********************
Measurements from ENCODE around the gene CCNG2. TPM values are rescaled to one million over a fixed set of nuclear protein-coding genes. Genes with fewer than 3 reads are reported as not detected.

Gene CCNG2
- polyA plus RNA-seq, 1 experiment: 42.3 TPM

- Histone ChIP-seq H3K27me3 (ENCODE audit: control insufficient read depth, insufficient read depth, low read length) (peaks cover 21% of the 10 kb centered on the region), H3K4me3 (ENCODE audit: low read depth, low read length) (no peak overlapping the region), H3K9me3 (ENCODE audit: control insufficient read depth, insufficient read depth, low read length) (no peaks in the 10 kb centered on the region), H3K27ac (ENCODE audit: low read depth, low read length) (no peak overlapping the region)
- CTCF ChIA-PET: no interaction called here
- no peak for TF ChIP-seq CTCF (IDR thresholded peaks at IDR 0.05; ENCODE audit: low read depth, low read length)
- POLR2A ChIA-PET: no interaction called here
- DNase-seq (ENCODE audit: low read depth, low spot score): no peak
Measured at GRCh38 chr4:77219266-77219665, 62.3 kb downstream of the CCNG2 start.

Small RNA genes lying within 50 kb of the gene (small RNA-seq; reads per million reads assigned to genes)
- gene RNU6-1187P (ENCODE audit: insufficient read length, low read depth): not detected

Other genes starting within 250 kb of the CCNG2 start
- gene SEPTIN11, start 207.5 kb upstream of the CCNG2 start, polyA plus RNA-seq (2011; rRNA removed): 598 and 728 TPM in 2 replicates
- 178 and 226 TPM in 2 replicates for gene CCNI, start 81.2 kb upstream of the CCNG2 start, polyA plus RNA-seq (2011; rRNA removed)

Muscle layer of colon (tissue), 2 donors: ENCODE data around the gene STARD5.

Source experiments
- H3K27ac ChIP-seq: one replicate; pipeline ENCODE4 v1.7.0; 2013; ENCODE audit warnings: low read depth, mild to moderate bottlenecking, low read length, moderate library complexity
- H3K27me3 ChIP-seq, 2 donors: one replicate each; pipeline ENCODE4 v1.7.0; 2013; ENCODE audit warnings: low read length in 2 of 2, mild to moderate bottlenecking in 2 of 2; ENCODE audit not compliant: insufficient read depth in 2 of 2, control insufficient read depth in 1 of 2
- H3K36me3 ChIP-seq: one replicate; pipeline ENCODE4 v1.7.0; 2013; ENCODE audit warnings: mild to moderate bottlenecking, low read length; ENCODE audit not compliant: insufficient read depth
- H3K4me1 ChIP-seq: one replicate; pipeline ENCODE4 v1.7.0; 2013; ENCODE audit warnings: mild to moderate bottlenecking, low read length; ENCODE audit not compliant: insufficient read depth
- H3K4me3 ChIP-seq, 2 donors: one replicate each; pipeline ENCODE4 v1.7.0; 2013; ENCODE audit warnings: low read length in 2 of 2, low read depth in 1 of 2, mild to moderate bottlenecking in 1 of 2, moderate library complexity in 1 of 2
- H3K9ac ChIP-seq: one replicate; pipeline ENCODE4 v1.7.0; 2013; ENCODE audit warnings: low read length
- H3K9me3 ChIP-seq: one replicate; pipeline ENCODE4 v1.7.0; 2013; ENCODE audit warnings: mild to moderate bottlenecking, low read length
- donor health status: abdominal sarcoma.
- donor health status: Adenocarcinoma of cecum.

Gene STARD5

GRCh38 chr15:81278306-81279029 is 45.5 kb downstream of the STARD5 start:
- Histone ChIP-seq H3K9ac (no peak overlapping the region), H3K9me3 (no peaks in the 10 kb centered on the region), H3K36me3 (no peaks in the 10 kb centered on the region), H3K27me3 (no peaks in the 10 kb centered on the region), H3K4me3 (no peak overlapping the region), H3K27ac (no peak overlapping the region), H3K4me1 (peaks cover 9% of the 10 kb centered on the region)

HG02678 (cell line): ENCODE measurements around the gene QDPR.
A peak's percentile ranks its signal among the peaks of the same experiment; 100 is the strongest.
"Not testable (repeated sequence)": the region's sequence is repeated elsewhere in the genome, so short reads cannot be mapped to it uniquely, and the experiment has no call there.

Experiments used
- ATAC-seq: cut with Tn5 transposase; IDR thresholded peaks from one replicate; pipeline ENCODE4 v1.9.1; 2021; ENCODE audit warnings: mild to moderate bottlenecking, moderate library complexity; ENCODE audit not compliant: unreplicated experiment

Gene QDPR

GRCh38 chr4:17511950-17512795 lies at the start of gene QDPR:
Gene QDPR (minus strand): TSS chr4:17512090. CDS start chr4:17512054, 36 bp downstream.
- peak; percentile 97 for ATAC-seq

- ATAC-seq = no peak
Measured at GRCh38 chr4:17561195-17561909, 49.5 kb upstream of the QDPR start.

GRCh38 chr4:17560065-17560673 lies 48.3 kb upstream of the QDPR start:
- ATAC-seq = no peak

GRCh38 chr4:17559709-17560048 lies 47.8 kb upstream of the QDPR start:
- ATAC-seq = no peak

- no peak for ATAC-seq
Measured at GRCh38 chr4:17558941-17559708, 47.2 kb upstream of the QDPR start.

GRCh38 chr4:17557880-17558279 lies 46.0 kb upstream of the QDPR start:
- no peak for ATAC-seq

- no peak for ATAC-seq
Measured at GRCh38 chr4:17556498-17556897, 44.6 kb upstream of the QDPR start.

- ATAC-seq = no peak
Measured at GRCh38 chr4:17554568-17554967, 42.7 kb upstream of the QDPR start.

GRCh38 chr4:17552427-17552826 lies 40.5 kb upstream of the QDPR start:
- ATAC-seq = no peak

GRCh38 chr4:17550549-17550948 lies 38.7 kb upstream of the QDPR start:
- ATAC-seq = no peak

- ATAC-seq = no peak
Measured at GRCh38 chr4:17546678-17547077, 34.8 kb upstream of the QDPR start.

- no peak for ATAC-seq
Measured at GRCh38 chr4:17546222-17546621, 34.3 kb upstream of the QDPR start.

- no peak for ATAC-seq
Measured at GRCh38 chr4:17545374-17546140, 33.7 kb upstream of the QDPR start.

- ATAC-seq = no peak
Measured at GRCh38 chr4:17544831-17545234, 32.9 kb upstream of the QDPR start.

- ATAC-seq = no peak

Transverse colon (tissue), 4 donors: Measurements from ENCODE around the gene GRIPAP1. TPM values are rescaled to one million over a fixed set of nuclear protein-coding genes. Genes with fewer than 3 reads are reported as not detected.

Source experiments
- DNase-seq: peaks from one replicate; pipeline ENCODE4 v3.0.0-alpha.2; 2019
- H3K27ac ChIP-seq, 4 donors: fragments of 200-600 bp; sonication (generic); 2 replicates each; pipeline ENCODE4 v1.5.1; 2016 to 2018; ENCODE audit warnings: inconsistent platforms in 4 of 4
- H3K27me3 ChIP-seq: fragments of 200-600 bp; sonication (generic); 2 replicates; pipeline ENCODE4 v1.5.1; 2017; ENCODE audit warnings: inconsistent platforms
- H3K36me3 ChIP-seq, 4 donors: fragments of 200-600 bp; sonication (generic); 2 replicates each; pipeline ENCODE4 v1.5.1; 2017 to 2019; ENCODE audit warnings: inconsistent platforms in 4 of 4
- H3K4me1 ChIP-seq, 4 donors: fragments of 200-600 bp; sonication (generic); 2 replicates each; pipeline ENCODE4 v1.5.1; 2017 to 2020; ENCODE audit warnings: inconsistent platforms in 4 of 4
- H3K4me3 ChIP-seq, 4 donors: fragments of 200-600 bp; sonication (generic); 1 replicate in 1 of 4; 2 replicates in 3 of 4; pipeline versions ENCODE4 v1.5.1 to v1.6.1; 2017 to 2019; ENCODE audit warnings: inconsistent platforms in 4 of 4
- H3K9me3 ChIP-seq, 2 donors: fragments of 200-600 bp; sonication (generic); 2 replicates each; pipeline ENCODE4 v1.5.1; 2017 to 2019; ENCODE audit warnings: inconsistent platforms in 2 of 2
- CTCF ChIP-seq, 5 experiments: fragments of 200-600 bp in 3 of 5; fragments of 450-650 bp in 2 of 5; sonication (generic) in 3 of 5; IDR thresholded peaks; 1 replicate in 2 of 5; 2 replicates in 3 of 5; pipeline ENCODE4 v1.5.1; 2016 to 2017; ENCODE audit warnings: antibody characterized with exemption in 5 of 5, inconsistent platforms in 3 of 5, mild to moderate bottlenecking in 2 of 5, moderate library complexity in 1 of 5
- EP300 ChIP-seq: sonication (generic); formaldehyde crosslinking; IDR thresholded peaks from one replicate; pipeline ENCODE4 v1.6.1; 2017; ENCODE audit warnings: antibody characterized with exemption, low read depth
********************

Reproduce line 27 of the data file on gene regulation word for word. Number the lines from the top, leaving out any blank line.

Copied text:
GRCh38 chr15:81278306-81279029 is 45.5 kb downstream of the STARD5 start: